The case’s complete clinical view can be seen in Figure 24, and the case’s complete digital periapical radiograph can be seen in Figure 25. Note how not only the soft-tissue contours have been maintained throughout the entire implant process, but the bone levels as well. Compare Figure 25 to the preoperative radiograph (Figure 13). The defect present on the mesial of tooth No. 8 has been corrected, and the interdental bone contours preserved.


Enhancement of the natural dentition is routine in the contemporary dental practice with the use of dental whitening systems and the various veneer options available to patients seeking to change their smile appearance. When the necessity for tooth replacement is required, consideration must be given to the esthetic requirements of the patient. With the availability of new surgical options, the preservation of pre-existing soft-tissue emergence profiles can be accomplished or, in many situations, created where they did not exist. In cases where the final esthetics are paramount, custom-made ceramic and/or CAD/CAM-derived zirconia abutments can be used to sculpt and maintain soft-tissue contours, to increase the esthetics of the final implant-supported restoration, and, often, form a stronger bone between the abutment and crown complex.

The authors advocate the use of CAD/CAM-derived zirconia abutments in the esthetic zone and anterior sextants of the maxillary and mandibular arches, extending the second premolar regions in many cases. In the molar regions, because of the heavy forces of occlusion, the authors advocate the use of either custom-made gold or milled titanium abutments, which are routinely used to support a ceramic-metallic full-coverage restoration.


The author has received financial support from Zimmer Dental.


1. Kois JC. Altering gingival levels: The restorative connections. Part 1: Biological variables. J Esthet Dent. 1994;6: 3-9.

2. Spear FM. Maintenance of the interdental papilla following anterior tooth removal. Pract Periodontics Aesthet Dent. 1999;11(1): 21-28.

3. Garber DA, Belser UC. Restoration-driven implant placement with restoration- generated site development. Compend Contin Educ Dent. 1995;16(8):796-804.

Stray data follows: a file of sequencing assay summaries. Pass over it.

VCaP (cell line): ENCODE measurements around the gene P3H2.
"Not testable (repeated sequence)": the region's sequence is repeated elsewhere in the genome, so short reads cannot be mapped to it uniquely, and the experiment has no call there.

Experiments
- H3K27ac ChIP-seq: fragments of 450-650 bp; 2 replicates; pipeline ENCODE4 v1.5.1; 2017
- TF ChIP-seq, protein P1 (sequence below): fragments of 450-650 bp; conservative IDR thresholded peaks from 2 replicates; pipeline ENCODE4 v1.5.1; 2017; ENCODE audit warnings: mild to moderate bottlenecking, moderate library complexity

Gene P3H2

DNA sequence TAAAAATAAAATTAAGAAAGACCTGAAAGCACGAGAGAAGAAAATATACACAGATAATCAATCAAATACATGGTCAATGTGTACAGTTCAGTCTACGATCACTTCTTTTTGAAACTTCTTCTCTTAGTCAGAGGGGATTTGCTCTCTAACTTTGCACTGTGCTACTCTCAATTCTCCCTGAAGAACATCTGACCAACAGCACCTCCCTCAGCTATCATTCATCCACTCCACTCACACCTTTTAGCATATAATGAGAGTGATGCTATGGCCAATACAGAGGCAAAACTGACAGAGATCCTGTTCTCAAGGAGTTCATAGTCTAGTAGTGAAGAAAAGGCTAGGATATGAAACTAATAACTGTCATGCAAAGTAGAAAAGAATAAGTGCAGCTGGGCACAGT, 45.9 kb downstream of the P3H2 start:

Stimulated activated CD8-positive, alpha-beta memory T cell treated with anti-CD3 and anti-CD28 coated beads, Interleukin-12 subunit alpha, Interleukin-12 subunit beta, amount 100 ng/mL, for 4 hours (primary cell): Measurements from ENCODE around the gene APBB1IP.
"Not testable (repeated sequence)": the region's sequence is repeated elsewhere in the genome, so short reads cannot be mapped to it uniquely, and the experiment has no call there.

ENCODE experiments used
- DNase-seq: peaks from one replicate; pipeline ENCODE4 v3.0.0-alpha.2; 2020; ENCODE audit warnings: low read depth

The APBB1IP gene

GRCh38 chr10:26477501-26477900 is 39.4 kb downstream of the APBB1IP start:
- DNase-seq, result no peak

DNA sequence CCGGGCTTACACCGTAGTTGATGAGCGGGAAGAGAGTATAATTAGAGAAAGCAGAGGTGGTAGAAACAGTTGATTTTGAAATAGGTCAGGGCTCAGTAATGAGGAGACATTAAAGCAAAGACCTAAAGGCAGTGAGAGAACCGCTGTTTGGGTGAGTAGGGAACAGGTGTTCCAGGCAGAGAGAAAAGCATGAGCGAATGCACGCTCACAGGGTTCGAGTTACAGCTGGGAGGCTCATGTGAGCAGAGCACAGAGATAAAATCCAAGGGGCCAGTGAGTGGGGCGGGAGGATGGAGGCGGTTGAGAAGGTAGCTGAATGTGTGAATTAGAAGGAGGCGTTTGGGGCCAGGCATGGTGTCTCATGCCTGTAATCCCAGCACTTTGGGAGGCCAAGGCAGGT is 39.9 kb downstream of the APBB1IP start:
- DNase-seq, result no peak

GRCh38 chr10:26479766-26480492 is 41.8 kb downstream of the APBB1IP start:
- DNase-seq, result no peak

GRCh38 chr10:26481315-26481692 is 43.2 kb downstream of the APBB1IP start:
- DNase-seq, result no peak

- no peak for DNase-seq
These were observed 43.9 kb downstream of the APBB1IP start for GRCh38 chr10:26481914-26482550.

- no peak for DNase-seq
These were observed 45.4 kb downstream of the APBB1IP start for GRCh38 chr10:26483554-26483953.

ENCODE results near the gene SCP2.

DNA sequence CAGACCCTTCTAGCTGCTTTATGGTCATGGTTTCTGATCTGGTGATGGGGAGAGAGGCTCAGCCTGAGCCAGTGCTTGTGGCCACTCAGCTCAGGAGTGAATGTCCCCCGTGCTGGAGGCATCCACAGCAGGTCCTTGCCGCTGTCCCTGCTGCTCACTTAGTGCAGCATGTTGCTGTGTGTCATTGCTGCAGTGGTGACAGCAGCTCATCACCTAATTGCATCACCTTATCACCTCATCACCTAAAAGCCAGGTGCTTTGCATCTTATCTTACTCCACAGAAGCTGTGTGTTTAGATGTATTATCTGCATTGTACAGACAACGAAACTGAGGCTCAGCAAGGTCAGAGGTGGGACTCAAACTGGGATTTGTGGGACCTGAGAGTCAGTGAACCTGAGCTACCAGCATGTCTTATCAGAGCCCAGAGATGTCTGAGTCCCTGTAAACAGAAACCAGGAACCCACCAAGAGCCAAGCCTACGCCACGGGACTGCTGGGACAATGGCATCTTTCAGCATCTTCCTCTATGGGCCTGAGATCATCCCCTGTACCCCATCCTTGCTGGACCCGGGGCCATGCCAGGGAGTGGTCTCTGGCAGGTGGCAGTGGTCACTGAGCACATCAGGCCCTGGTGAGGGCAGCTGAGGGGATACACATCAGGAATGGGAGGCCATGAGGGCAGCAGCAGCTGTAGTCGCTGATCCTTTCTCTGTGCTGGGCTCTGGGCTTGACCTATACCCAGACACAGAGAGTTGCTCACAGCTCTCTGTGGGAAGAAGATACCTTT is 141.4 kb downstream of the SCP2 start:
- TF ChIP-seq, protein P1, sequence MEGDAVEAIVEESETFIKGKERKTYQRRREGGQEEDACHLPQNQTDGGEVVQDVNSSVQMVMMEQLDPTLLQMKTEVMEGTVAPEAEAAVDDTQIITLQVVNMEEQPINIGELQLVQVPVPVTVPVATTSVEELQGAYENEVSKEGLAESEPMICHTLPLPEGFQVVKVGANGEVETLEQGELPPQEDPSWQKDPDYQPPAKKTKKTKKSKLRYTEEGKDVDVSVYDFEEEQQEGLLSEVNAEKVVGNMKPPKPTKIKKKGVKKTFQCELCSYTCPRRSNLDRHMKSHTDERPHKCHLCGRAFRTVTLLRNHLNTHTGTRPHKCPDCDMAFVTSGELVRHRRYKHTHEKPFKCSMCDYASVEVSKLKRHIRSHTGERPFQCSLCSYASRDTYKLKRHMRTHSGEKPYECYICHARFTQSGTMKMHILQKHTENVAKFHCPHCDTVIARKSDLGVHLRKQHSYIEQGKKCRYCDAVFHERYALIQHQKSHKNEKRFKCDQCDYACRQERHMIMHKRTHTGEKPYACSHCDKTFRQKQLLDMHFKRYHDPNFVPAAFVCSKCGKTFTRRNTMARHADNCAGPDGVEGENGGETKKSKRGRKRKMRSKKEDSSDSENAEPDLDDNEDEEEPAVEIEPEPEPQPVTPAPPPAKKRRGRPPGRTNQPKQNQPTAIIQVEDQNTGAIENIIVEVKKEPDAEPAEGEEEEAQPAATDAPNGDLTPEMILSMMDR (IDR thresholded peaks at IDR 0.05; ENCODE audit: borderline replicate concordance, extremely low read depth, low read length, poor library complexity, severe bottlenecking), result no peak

4. Grunder U, Spielman HP, Gaberthuel T. Implant-supported single tooth replacement in the esthetic region a complex challenge. Pract Periodontics Aesthet Dent. 1996;8(9):835-842.

5. Touati B. Improving esthetics of implant-supported restorations. Pract Periodontics Aesthet Dent. 1995;7(9):81-92.

6. Saadoun AP. Single tooth implant restorations: surgical management for esthetic results. Int J Dent Symp. 1995;3(1):30-35.

7. Saadoun AP, Le Gall MG. Periodontal implications in implant treatment planning for esthetic results. Pract Periodontics Aesthet Dent. 1998;10(5):655-664.

8. Salama H, Salama M. The role of orthodontic extrusive remodeling in the enhancement of soft and hard tissue profiles prior to implant placement: a systematic approach to the management of extraction site defects. Int J Periodontics Restorative Dent. 1993;13(4):312-333.

9. Petrungaro PS. Immediate restoration of implants utilizing a flapless approach to preserve interdental tissue contours. Pract Proced Aesthet Dent. 2005;17(2): 151-158.

10. Kan JY, Rungcharassaeng K. Immediate placement and provisionalization of maxillary anterior single implants: a surgical and prosthetic rationale. Pract Periodontics Aesthet Dent. 2000;12(9):817-824.

11. Petrungaro PS. Immediate implant placement and provisionalization in edentulous, extraction, and sinus grafted sites. Compend Contin Educ Dent. 2003; 24(2):95-113.

12. Petrungaro PS. Replacing the natural tooth system in the esthetic zone: Flapless implant placement and simultaneous restoration to preserve tissue contours and guarantee esthetics. Inside Dentistry. 2005;1(2):76-78.

13. Petrungaro PS. Implant placement and provisionalization in extraction, edentulous and sinus grafted sites: A clinical report on 1500 sites. Compend Contin Educ Dent. 2005;26(12): 879-890.

14. Petrungaro P. Platelet-rich plasma for dental implants and soft-tissue grafting. Interview by Arun K. Garg. Dent Implantol Update. 2001;11(6):41-46.

15. Petrungaro PS. Using platelet-rich plasma to accelerate soft tissue maturation in esthetic periodontal surgery. Compend Contin Educ Dent. 2001;22(9):729-746.

16. Marx RE, Garg AK. Bone graft physiology with use of PRP and hyperbaric oxygen. In: Jensen OT, ed. The Sinus Bone Grafts. Chicago, IL: Quintessence Pub.Co; 1999.

17. Anitua E. Plasma rich in growth factors: preliminary results of use in the preparation of future sites for implants. Int J Oral Maxillofac Implants. 1999; 14(4): 529-535.

About the Authors

Paul S. Petrungaro, DDS, MS
The Institute for Advanced Dental
Education, Inc
Lake Elmo,Minnesota

Michael D. Smilanich, DDS
The Institute for Advanced Dental
Education, Inc
Lake Elmo,Minnesota

Edgar Jimenez, CDT
The Institute for Advanced Dental
Education, Inc
Lake Elmo,Minnesota

© 2021 AEGIS Communications | Privacy Policy